Interesting Fact: "Donkey" and "burro" are two words that refer to the same animal. "Donkey" is used to refer to the domesticated version, and "burro" is used to refer to smaller donkeys or wild donkeys most commonly found in the West.
Billy, a domesticated burro, was abandoned in the Nevada desert. He managed to find miners working in the area who took care of him until they had to leave. Billy ran after the trucks as they left. CAPE was contacted and Billy was brought to the sanctuary. He was under nourished and thin when he arrived. Today he is healthy, handsome, and very sociable.
Sponsor Trixie & Misty!
Trixie and Misty grew up together and needed to find a new home. These elderly mini-donkeys are so bonded we knew they should not be separated. They are never far from each other in the barnyard pasture that they share with the goats and pigs.
Penny is a gentle soul who was rescued from a neglect situation. Her hooves were so overgrown that walking caused her excruciating pain. After many visits from the farrier, her hooves are back to normal and she is pain free. Penny now grazes peacefully in the equine pasture.
Why does CAPE rescue donkeys and burros? • The Bureau of Land Management (BLM) chases wild horses and burros into holding pens using helicopters in order to use the land for cattle grazing. The burros are separated from their herd and many are injured during the round-ups. • Wild horses and burros are confined in holding pens where they can linger for years. Many end up going to slaughter if they are not adopted. • In some parts of the world, donkeys are used as “beasts of burden” living lives of What can you do to help end their suffering? • You can help by adopting a plant-based diet. This will reduce the cattle industry’s impact on the public land that is home to wild horses and burros. • Be aware of legislation that affects wild horses and burros. Voice your opinions to your legislators at every opportunity. • An informative resource is The American Wild Horse Campaign, www.americanwildhorsecampaign.org. • Avoid any industries that use donkeys as “beasts of burden”. Interesting Facts About Burros: • Burros and donkeys have a large number of facial muscles that express emotions, especially around their eyes and lips. • Burros and donkeys have excellent memories and can remember places they have been to and other animals they have met. • Burros and donkeys can hear another’s bray up to 60 miles away. • Burros and donkeys are capable of independent thinking and decision making, especially regarding their safety. • Burros and donkeys are social animals and need to be with a herd. If they get lonely, they can become depressed.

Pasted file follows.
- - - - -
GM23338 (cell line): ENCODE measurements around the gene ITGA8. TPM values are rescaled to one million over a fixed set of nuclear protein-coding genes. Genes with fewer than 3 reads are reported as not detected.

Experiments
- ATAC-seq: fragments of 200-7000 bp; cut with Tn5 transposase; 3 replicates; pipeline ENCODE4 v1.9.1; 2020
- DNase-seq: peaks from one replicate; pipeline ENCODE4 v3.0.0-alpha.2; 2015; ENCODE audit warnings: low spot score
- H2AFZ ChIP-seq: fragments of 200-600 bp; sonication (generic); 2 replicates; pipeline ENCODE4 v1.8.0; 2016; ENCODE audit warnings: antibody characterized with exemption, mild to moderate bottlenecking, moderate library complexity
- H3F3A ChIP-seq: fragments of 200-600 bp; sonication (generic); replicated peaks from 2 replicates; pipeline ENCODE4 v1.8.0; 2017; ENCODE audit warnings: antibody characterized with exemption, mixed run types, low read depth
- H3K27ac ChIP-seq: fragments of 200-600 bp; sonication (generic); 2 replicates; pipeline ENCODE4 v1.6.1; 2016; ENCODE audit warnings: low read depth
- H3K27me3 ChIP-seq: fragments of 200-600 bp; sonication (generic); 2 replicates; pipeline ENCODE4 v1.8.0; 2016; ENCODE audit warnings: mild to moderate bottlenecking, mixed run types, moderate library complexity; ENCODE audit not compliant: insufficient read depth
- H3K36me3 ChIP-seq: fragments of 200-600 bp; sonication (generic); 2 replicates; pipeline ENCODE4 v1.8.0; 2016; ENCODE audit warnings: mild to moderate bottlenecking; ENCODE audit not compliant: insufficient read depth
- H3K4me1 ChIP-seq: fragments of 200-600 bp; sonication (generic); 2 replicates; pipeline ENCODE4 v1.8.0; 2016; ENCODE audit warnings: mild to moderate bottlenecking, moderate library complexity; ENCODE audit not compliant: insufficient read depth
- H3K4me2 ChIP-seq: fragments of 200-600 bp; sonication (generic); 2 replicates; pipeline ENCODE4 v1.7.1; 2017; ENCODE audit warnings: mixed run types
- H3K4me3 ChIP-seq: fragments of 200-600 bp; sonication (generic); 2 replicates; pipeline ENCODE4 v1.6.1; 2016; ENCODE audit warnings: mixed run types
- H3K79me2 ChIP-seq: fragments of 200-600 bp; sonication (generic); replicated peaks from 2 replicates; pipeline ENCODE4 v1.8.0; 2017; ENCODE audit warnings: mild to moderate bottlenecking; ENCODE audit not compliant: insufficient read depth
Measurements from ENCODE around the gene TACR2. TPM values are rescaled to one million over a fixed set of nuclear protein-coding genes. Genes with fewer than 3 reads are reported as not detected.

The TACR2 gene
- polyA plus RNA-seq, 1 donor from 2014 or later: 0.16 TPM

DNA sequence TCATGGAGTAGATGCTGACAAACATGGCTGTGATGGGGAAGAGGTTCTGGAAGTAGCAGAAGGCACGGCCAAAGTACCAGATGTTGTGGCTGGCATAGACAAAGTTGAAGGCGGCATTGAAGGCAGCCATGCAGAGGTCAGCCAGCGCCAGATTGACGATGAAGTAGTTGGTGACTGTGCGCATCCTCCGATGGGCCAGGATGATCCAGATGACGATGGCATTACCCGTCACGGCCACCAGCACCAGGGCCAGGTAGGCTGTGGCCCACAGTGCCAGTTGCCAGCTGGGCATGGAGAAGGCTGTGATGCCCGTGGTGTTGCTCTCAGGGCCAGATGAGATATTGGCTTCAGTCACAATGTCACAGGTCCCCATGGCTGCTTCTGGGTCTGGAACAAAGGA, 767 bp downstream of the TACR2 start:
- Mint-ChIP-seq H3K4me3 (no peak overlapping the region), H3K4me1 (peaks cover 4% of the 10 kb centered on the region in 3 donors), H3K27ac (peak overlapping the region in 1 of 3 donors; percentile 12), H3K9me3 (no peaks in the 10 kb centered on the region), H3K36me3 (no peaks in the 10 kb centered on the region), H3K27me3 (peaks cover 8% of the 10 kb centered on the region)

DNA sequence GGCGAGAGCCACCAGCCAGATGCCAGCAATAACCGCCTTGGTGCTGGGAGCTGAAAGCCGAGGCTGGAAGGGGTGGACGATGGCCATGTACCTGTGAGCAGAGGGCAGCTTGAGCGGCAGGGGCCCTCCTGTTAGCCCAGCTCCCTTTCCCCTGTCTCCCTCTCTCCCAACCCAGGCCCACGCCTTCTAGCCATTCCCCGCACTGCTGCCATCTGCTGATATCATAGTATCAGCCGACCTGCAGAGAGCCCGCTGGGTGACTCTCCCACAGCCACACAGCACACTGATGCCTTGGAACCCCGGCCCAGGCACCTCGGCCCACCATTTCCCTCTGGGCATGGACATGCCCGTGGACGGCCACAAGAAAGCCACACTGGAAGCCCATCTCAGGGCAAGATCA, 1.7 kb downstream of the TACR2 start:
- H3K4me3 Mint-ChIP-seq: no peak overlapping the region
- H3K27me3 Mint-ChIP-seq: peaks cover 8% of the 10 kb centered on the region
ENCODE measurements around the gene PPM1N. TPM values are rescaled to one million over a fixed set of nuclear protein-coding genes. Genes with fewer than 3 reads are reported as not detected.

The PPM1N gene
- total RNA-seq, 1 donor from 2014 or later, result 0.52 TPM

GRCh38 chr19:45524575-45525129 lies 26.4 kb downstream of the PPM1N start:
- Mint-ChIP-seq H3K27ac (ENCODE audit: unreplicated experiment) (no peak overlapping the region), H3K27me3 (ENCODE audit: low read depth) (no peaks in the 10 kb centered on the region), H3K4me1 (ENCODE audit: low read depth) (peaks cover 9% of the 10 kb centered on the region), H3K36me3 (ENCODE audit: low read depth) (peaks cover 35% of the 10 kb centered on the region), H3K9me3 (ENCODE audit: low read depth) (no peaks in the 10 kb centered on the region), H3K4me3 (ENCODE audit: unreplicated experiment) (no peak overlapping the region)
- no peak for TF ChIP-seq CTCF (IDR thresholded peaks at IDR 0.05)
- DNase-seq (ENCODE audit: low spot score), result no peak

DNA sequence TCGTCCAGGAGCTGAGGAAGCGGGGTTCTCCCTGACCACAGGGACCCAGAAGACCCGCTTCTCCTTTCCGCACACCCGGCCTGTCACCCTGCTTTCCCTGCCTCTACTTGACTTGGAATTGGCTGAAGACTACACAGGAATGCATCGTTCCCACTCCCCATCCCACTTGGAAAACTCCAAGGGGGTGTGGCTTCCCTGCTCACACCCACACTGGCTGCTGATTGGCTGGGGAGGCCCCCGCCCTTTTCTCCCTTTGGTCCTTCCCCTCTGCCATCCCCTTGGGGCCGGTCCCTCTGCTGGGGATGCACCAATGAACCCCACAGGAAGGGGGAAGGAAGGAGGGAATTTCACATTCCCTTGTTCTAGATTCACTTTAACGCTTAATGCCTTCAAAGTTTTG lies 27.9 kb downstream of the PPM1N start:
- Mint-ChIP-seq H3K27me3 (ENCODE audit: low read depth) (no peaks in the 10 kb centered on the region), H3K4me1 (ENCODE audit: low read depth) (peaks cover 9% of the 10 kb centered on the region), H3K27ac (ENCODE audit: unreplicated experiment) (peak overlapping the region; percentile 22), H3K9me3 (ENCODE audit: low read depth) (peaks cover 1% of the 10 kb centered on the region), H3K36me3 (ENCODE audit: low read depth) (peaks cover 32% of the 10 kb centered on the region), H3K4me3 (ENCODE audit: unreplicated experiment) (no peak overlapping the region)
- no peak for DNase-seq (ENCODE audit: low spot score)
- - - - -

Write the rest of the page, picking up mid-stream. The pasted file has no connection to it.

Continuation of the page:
“Until we extend our circle of compassion to all living things, humanity will not find peace." ~Dr. Albert Schweitzer